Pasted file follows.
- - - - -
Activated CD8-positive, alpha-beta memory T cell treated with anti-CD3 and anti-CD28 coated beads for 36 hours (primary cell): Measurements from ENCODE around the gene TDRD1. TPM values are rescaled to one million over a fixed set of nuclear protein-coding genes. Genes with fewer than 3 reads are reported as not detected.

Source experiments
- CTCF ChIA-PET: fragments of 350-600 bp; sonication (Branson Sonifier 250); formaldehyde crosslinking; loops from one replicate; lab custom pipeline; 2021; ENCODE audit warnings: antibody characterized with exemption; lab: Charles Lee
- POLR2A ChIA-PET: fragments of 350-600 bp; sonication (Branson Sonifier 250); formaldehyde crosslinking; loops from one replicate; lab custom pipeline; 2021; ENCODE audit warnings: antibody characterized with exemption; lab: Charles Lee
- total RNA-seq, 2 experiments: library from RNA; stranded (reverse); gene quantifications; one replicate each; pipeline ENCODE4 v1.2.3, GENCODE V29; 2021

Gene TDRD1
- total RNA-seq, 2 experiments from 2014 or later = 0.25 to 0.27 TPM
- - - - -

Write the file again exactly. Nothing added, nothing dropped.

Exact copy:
Activated CD8-positive, alpha-beta memory T cell treated with anti-CD3 and anti-CD28 coated beads for 36 hours (primary cell): Measurements from ENCODE around the gene TDRD1. TPM values are rescaled to one million over a fixed set of nuclear protein-coding genes. Genes with fewer than 3 reads are reported as not detected.

Source experiments
- CTCF ChIA-PET: fragments of 350-600 bp; sonication (Branson Sonifier 250); formaldehyde crosslinking; loops from one replicate; lab custom pipeline; 2021; ENCODE audit warnings: antibody characterized with exemption; lab: Charles Lee
- POLR2A ChIA-PET: fragments of 350-600 bp; sonication (Branson Sonifier 250); formaldehyde crosslinking; loops from one replicate; lab custom pipeline; 2021; ENCODE audit warnings: antibody characterized with exemption; lab: Charles Lee
- total RNA-seq, 2 experiments: library from RNA; stranded (reverse); gene quantifications; one replicate each; pipeline ENCODE4 v1.2.3, GENCODE V29; 2021

Gene TDRD1
- total RNA-seq, 2 experiments from 2014 or later = 0.25 to 0.27 TPM